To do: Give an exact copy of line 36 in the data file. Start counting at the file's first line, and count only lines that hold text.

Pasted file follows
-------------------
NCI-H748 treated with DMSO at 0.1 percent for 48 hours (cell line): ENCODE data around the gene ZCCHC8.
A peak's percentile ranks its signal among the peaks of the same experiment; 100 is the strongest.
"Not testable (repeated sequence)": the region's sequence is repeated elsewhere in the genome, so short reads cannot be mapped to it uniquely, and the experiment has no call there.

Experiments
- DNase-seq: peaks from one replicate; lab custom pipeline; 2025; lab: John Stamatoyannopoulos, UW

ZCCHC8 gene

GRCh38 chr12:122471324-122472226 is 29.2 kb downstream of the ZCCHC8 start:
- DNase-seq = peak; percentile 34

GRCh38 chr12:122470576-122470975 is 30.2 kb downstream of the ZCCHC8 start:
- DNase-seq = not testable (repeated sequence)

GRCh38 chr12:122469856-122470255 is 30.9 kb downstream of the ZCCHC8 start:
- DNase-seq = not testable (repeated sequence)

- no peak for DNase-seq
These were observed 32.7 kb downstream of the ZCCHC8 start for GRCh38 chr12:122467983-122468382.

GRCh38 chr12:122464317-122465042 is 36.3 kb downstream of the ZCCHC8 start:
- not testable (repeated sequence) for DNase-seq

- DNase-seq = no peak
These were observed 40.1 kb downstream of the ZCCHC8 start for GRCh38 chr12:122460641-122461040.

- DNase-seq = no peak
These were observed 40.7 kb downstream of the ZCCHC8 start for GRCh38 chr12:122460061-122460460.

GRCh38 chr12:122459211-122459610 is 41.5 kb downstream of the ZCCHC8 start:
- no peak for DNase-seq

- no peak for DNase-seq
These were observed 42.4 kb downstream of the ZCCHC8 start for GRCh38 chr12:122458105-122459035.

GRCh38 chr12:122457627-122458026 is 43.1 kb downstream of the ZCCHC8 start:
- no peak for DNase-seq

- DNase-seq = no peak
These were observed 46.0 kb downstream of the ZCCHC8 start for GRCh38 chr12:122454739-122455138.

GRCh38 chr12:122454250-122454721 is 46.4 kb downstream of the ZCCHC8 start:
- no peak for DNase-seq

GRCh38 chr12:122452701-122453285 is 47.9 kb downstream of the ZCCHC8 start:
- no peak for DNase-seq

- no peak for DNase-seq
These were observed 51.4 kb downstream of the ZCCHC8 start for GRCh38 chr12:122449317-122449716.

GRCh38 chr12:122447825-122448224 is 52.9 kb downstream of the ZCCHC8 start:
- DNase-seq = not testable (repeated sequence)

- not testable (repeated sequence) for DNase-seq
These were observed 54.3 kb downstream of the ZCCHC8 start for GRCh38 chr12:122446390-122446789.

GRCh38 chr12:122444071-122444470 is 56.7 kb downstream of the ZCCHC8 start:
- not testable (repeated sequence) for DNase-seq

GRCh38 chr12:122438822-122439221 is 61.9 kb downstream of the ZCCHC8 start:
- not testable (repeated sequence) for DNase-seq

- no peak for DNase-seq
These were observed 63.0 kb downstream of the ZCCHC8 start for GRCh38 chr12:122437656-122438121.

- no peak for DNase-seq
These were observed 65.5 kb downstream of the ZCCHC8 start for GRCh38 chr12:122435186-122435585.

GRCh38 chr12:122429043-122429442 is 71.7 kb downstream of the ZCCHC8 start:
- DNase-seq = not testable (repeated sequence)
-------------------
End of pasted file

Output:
- DNase-seq = not testable (repeated sequence)